Ohio Edit is pleased and privileged to be publishing Gilmore Tamny’s novel, My Days with Millicent, in serial form.
The next morning I sat at the desk, discouraged that my letter to Mrs. Cleavus had struck me as an almost exact duplicate of the previous one. Surely something must have happened in the interim that I could report on?
“Excuse me Miss Bright,” Lucy said. “Oh, sorry—didn’t mean to interrupt your writing.”
“That’s all right, Lucy. Just as glad.”
“I wondered if I might have a word…? Thank you, Miss. It’s Mrs. Molly. I’ll speak plainly if you’ll allow. She has some very strong opinions. And I suppose she’s entitled,” her face seemed very young and not a little exasperated. She was finding, I think, the complicated equations of station, such as discussing the opinions of a long-standing, valued servant to a recently-arrived impoverished relation, somewhat wearying. “I wouldn’t want you to be thinking I shared them. Now, I’ve learned more from Molly than I could from anyone. She’s a marvel. But, the way she talks and her opinions on Lady Von Favre…well it’s most extreme.”
I tapped my pen. “She does seem astonishingly outspoken.”
“Could scare the paint down off the walls, as my Mother used to say.”
“Mmm. I think I understand what you’re saying. It puts you in—” and, enjoying how simple understanding sounded magnanimous, “In a rather awkward position.”
“Yes, thank you. I wouldn’t want there to be any misunderstanding. I’m learning ever so much and I do like Helvstead, funny old thing that it is. Oh dear,” A dimple appeared as Lucy tried to forestall a grin. “I suppose I oughtn’t have said that either.”
“Actually, I believe Lady Von Favre would find that a kind estimation. Do you know if Lady Von Favre is aware of the manner in which Molly… refers to her?”
“I can’t imagine much gets past her ladyship. My aunt says she always spoke so downright, but this—frankness of hers—it seems almost…mad.”
“Let me ask you this: how—”
We both turned at the sound of expensive shoes clapping over the threshold. Millicent took in our faces.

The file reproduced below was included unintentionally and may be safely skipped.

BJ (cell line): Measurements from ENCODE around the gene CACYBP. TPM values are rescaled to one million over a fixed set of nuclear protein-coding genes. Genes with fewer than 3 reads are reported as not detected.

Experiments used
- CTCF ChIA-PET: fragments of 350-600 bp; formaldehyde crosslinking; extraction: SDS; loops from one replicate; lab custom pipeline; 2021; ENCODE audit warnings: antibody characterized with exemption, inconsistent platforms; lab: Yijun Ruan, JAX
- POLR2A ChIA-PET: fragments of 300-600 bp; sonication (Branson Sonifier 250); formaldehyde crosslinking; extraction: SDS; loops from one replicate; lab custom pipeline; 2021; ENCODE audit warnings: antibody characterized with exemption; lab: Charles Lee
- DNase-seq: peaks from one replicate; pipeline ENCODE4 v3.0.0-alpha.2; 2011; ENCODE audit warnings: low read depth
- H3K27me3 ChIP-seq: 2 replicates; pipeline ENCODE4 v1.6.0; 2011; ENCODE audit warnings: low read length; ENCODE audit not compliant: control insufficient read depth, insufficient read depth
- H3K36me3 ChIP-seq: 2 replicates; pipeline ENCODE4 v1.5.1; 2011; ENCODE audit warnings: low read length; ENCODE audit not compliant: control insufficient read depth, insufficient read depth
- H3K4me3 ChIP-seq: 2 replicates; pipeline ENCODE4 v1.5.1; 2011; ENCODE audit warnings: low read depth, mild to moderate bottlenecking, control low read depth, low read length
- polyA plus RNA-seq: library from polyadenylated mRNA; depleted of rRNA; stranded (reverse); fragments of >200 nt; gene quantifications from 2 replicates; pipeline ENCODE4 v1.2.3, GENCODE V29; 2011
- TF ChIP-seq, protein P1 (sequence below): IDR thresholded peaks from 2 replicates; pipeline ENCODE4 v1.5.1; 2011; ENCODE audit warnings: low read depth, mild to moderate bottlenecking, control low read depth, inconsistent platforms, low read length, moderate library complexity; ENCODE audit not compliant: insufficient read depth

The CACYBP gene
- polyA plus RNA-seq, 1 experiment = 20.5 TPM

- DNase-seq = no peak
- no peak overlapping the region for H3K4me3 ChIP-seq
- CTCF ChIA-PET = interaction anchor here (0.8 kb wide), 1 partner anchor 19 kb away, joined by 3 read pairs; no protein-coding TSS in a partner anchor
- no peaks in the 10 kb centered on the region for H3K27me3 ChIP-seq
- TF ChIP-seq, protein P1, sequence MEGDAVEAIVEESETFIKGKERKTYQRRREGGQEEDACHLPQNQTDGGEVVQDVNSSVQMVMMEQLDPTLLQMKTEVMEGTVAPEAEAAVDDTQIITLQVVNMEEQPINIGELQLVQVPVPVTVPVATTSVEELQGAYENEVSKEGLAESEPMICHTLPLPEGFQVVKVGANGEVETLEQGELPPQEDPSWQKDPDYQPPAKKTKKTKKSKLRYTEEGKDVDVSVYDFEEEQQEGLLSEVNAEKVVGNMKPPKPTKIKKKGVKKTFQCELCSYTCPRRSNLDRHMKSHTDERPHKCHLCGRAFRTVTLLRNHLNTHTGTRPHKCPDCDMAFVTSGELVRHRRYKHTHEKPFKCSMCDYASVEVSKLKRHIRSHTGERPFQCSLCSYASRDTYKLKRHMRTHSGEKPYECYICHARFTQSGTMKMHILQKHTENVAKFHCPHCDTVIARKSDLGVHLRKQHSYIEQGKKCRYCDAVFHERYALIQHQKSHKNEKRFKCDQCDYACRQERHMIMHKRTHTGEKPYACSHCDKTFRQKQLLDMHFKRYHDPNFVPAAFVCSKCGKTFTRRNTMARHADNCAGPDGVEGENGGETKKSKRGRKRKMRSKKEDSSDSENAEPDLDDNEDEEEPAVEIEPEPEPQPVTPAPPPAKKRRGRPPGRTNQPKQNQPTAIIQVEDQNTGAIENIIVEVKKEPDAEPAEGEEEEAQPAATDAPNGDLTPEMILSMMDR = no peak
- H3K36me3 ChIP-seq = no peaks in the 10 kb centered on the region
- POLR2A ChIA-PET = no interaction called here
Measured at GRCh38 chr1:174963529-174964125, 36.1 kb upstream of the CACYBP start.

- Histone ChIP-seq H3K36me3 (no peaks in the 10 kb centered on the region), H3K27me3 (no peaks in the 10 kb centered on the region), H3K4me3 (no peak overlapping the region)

“And what is this? Oh, lord, you’re talking about Molly, aren’t you. What’s the old horror done now? Never mind! Don’t tell me. You’ll have to finish your little confab later. Tea, Lucy. Bring the cakes I missed from yesterday, will you? I do want the apricot.”
Millicent flopped down on the sofa, and I returned to my letter, cheeks flushed, feeling ashamed of myself.
“Look, come with me, won’t you, over to the Hound and Field after lunch?” Millicent asked. “Cyclamen’s been favoring his hind leg, barman sells the handiest liniment. But that detestable Clive Cross fete is going on so parking will be a horror—can you imagine they asked me to open?—and you can run in.”
“What did you say? About the fete?”
“Ah,” I said already on my feet. I hadn’t realized how eager I was for an outing. “But, might it be…odd…if somebody sees you, after you’ve turned them down?”
Millicent looked mystified as if trying to recognize some obscure and unpleasant smell.
“Because they might be…offended,” I offered. “That you refused.”
“Oh. God,” she said. “Who gives a damn. Hurry up, will you?”
“Thank heavens Lucy asked me about Cyclamen after lunch,” Millicent said as we drove into town. “Otherwise I’d have clean forgotten.”
“She’s doing a fine job,” I hazarded..
“Mmm…” Millicent shrugged. “Her hollandaise leaves something to be desired and she’s not exactly invisible… but I suppose she’s all right.”
I thought Lucy’s hollandaise lovely, her manner as unobtrusive as one can be without being completely overcome by servility.
“She seems quite sensible for a young person,” was all I said.
“She’ll do, I suppose. Still, she’s no Molly. When Molly goes that will be the last.”
Lulled by the intimacy of the car, I spoke without thinking. “Was Molly—was she very dreadful? Growing up, I mean. I just…” I faltered at her laugh. “Found myself wondering.”
“As a matter of fact, Ramona, I have many blissful nursery memories.”
“Oh, of course.”
She gave me a sardonic look to acknowledge how I’d backpedaled. “Many, in fact, sitting in her lap, in some warm swaddle by the fire, her talking in the most hideous sweetie-sweetie voice; would make your skin go gooseflesh. She still uses it every once in a while, and you know it very nearly works. Ah, me. Molly, Molly. I remember one of those innumerable children of hers seeing me—and the look he cast me! You know, I believe I used to tease that dreadful brood of hers. Said she was really my mummy and they were just puppies. What a little beast I was.”
“Well. She sounds—she sounds lovely,” I finished.